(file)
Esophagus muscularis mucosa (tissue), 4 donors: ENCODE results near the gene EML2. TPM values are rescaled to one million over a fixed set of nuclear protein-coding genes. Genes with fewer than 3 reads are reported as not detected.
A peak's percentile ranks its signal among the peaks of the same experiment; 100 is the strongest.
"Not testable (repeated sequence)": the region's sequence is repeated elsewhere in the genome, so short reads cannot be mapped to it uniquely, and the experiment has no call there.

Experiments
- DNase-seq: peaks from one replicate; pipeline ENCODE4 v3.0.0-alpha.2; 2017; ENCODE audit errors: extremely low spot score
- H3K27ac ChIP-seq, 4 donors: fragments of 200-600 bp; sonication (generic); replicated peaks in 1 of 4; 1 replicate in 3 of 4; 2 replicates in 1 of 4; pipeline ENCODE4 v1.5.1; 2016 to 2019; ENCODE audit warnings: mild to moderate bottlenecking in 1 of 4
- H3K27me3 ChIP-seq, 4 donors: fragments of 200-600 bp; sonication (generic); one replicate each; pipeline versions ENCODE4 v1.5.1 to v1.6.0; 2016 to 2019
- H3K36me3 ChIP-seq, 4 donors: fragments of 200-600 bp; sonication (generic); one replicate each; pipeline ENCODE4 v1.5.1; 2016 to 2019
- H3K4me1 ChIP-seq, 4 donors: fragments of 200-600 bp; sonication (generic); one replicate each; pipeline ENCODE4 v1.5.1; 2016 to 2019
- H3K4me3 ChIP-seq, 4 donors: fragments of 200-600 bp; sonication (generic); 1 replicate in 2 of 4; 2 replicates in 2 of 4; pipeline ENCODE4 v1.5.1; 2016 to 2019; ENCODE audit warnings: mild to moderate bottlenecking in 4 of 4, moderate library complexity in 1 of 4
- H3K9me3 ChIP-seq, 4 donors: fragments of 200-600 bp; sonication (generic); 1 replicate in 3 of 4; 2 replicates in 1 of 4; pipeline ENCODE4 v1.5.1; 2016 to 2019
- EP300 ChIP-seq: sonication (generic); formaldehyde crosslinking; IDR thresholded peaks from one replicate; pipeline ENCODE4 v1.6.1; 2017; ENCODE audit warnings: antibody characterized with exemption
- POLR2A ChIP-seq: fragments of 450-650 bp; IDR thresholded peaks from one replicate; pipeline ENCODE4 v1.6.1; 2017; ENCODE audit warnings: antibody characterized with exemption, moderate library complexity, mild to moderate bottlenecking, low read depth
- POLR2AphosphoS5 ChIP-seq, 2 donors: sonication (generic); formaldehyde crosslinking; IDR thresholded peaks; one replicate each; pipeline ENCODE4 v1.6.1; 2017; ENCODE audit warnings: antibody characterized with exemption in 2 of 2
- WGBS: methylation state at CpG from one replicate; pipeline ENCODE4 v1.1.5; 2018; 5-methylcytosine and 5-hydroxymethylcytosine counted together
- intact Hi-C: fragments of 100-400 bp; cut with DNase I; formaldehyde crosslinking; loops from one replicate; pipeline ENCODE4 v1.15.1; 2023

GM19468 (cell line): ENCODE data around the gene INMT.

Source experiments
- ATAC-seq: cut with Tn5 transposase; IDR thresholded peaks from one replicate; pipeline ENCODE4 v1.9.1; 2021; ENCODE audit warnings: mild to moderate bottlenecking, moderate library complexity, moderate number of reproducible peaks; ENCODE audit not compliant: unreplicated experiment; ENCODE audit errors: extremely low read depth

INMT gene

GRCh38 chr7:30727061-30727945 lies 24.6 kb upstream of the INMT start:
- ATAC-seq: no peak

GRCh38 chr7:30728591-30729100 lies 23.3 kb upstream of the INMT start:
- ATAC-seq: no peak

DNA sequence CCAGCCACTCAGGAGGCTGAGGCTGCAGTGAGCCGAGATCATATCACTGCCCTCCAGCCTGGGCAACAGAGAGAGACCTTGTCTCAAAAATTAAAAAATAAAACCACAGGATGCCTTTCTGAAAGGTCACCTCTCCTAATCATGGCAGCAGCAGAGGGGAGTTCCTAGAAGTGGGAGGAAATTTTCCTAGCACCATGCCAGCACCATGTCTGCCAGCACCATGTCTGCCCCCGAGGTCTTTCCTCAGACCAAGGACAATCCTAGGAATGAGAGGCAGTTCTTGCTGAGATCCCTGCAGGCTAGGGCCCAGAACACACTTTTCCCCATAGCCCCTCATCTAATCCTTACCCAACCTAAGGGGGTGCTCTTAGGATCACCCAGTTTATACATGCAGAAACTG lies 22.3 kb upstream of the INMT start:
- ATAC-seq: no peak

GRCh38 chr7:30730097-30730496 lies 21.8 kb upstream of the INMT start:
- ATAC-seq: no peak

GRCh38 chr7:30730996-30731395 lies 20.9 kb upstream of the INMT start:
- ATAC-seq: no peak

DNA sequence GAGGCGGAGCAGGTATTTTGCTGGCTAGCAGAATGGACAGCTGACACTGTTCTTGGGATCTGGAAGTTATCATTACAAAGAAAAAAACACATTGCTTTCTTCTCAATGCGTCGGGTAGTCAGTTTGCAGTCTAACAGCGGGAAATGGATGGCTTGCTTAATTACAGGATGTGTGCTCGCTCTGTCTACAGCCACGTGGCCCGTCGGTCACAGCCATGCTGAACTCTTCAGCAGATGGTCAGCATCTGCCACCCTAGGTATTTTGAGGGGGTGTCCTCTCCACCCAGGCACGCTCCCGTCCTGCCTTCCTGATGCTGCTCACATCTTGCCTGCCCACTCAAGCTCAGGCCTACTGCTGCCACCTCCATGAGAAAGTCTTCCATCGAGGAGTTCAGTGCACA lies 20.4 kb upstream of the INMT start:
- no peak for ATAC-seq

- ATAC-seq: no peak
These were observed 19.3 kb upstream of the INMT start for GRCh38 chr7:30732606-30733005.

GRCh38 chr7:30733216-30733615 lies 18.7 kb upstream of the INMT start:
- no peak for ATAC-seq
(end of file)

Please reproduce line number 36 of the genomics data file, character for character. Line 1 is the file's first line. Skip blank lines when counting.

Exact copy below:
- no peak for ATAC-seq